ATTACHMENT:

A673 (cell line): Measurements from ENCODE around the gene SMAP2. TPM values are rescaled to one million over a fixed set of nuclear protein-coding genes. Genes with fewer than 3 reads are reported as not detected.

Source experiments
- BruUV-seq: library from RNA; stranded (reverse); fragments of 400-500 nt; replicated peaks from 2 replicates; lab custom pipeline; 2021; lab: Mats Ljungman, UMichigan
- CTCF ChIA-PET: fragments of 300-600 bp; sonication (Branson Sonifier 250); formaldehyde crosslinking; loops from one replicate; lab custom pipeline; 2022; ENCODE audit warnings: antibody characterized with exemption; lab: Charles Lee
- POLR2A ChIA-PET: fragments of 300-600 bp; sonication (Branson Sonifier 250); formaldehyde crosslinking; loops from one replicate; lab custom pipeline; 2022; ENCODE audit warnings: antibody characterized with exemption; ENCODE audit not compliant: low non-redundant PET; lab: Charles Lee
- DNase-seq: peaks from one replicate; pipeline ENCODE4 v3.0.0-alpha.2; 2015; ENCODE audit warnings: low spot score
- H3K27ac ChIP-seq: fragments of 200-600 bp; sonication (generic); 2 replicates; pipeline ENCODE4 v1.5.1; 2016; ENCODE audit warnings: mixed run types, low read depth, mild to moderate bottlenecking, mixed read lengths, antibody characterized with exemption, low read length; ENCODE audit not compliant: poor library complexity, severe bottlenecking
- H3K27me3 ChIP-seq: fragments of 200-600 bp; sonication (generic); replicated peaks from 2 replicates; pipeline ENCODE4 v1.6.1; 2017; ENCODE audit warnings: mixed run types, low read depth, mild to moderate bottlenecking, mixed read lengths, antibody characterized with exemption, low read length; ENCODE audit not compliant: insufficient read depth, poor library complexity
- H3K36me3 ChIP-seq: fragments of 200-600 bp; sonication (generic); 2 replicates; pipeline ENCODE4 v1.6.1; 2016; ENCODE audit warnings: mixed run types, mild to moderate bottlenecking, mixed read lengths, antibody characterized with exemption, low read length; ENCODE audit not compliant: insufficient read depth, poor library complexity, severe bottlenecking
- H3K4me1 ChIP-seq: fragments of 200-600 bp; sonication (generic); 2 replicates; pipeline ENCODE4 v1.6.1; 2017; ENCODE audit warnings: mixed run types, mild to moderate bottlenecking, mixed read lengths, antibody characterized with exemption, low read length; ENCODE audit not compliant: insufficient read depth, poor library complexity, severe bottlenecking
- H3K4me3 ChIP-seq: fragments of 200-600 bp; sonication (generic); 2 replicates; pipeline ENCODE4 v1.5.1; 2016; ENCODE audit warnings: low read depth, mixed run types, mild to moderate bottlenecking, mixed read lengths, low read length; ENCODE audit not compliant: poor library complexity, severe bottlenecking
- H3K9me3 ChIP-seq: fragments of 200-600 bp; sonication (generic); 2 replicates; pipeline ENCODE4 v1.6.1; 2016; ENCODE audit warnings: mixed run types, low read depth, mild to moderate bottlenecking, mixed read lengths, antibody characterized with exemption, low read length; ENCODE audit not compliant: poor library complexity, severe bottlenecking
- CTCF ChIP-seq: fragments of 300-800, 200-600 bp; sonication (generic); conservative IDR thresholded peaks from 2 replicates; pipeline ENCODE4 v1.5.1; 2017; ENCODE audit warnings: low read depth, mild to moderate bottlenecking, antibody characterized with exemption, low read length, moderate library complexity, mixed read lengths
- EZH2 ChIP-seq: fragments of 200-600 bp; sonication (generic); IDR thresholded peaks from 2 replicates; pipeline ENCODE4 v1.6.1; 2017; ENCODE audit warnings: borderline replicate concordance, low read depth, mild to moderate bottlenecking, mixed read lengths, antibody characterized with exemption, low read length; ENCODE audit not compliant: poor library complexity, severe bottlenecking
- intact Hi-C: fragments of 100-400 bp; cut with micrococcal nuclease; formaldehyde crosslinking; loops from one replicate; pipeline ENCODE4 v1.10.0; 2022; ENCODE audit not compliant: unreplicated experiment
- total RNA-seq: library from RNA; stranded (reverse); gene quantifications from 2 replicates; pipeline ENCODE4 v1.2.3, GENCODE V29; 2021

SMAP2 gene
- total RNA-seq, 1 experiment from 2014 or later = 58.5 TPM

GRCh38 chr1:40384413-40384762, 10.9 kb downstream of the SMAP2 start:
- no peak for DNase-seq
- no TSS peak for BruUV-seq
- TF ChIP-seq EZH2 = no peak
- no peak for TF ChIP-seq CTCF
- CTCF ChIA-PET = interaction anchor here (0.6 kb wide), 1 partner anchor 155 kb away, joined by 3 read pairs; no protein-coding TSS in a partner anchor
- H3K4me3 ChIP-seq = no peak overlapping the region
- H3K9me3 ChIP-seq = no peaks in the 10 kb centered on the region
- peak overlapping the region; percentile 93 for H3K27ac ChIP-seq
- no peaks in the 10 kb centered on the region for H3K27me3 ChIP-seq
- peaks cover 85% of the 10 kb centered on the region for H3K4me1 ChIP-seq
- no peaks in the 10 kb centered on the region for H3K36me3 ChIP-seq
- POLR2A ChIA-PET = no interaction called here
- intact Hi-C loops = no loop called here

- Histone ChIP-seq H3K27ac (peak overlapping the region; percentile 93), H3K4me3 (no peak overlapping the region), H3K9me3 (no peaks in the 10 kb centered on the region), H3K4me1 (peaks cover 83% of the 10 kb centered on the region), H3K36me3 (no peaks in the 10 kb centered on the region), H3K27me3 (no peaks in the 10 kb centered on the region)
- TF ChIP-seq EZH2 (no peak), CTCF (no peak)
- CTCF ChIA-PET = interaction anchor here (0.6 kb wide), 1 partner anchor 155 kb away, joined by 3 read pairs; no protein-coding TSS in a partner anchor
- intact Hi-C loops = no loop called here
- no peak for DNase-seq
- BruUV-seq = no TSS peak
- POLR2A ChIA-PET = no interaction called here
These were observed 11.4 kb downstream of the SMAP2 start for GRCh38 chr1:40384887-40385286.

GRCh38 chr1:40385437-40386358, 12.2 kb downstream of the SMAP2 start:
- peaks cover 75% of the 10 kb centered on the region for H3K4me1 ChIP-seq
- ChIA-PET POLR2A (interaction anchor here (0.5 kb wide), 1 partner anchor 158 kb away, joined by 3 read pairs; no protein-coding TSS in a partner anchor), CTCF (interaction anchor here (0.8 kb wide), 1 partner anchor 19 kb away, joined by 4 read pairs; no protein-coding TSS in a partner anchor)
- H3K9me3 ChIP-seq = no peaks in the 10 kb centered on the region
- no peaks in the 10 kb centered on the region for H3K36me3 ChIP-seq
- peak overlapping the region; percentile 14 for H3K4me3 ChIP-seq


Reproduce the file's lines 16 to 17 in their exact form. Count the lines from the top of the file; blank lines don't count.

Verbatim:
- total RNA-seq: library from RNA; stranded (reverse); gene quantifications from 2 replicates; pipeline ENCODE4 v1.2.3, GENCODE V29; 2021

SMAP2 gene